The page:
For the first time since 2014, Healthy Seas returns to the Adriatic Sea to free several shipwrecks and reefs from lost fishing gear found deep within Kvarner Bay in Croatia. From August 26th until September 2nd, a team of 12 volunteer divers from the Netherlands, Croatia, Germany, Poland, Italy and Greece will undertake a highly challenging technical diving projects, carrying out a strict dive plan at 50 meters depth using helium mix gases.

The northern Adriatic Sea is one of the most eutrophic and overfished basins in the Mediterranean Sea. Bottlenose dolphins are among the few predators regularly present in the area. Their population is established to be in a vulnerable condition, threatened by habitat degradation, food depletion and unintentional catches by fisheries.[1]

Among all Kvarner islands and particularly in the Cres-Lošinj area, lives a permanent population of approximately 180 dolphins and their protection and study is possible due to the Lošinj Dolphin Reserve.

All wrecks lying the Kvarver Bay are covered with ghost nets as well as several reefs close to the shore. The diving team aims at cleaning up 3 shipwreck as well as several reefs to protect this important marine habitat.

[1] Simeoni, Cristina. (2013). University of Padua Bottlenose. Dolphins in the Northern Adriatic Sea: A long-term assessment of the population dynamics.

Main Target

During surveys over the last few years, divers have spotted lost fishing gear at the wreck of MTB-655, a 2nd world war motor torpedo boat resting at 50 meters. MTB-655 HMS was operational at the end of the war in Zadar (Croatia) and on the night 22 March 1945 the vessel hit a mine in Kvarner Bay. The strength of the explosion made the ship break in two parts, both of which are covered by lost fishing nets.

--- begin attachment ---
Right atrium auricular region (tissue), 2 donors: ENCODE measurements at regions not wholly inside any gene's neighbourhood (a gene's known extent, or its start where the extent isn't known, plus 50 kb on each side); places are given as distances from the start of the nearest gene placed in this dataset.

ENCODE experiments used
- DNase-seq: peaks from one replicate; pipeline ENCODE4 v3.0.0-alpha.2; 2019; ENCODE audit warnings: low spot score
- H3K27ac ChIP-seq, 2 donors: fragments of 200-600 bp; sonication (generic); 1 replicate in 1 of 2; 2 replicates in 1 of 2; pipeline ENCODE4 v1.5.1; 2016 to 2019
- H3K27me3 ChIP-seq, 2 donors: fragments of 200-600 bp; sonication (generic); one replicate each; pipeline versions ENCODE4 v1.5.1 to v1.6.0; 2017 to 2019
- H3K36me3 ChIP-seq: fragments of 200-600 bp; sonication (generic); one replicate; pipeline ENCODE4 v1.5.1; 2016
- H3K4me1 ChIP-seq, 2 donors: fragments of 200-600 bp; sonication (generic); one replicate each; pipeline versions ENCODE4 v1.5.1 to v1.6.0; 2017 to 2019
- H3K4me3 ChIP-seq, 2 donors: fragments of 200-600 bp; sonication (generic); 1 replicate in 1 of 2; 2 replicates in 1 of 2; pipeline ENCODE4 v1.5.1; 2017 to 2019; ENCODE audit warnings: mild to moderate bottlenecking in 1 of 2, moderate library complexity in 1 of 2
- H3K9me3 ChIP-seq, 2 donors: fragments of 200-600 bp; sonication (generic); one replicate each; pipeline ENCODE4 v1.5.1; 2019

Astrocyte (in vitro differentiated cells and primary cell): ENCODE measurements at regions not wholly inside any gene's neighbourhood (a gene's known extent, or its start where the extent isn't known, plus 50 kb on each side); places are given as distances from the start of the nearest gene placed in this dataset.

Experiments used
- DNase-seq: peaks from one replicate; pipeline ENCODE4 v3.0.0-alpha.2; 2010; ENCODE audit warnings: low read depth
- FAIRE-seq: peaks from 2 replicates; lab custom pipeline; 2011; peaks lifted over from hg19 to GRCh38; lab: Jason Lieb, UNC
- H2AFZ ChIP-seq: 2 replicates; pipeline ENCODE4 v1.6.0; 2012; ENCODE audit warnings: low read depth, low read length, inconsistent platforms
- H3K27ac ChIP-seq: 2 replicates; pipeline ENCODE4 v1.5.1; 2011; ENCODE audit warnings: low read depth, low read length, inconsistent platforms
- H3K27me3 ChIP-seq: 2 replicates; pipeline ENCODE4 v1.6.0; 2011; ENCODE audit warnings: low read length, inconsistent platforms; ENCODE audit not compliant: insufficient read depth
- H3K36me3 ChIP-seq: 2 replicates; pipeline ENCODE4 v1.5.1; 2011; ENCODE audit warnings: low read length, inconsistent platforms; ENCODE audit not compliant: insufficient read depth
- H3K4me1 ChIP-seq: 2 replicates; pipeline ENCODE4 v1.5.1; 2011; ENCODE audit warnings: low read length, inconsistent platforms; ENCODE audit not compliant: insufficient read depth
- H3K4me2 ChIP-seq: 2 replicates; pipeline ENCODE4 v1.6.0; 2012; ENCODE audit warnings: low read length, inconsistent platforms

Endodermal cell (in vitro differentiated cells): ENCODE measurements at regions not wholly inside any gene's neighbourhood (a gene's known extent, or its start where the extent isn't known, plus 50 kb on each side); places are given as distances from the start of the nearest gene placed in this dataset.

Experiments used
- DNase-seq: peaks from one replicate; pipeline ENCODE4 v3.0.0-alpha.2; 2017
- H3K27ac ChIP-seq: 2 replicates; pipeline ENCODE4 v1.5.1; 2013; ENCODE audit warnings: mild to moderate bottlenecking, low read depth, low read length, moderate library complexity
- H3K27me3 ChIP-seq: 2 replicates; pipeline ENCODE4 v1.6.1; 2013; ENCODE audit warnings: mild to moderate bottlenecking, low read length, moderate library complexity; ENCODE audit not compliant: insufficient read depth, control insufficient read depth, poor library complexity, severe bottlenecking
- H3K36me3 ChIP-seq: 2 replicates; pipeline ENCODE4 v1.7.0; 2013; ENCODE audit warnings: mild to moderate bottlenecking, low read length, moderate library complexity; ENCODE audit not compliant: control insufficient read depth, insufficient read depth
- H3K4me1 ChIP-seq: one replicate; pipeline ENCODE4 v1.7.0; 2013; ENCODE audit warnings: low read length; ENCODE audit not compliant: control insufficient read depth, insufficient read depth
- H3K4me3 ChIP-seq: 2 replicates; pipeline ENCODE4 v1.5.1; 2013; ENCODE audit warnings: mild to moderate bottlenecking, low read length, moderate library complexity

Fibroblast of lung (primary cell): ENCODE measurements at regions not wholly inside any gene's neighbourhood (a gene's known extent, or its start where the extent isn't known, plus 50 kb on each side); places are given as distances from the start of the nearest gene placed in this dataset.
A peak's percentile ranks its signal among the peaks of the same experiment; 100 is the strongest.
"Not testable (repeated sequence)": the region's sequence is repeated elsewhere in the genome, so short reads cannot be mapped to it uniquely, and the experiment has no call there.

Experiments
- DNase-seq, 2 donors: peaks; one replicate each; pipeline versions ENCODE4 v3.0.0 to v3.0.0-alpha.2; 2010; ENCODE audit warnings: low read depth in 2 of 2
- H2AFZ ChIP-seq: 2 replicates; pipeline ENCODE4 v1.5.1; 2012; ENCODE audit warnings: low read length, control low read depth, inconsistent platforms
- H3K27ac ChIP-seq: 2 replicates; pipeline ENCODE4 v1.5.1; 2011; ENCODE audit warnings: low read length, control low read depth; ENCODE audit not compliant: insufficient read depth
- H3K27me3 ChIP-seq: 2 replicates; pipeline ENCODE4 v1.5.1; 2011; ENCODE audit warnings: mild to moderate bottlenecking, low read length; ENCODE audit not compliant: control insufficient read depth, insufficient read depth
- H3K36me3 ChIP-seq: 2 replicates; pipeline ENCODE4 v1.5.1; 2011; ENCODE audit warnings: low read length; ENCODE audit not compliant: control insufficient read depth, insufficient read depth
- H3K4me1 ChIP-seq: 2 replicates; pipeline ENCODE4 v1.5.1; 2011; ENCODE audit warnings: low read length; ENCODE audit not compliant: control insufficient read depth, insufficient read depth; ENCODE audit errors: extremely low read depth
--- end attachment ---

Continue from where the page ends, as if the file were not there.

The collected fishing nets will be cleaned and combined with other nylon waste materials by Aquafil, before being transformed into ECONYL® regenerated nylon, the infinitely recyclable material. This will provide the basis for beautiful new products such as socks, sportswear, swimwear and carpets. Healthy Seas is an excellent example for the circular economy, where waste is a resource.

This is the 3rd of 4 main events Healthy Seas will carry out during 2019, doing its part to protect the marine environment through ghost net cleanups and raising public awareness besides the regular activities organized throughout the year.

Previous Missions

Time flies! Four years ago Earthrise – Al Jazeera followed our journey in Croatia and produced this wonderful documentary!

One of the 1st Healthy Seas projects took place in Croatia (Krnica, Istria) in June 2013 and focused on cleaning up the Argo shipwreck. We returned to the same location a year later. Read on to find more about our activities in Croatia.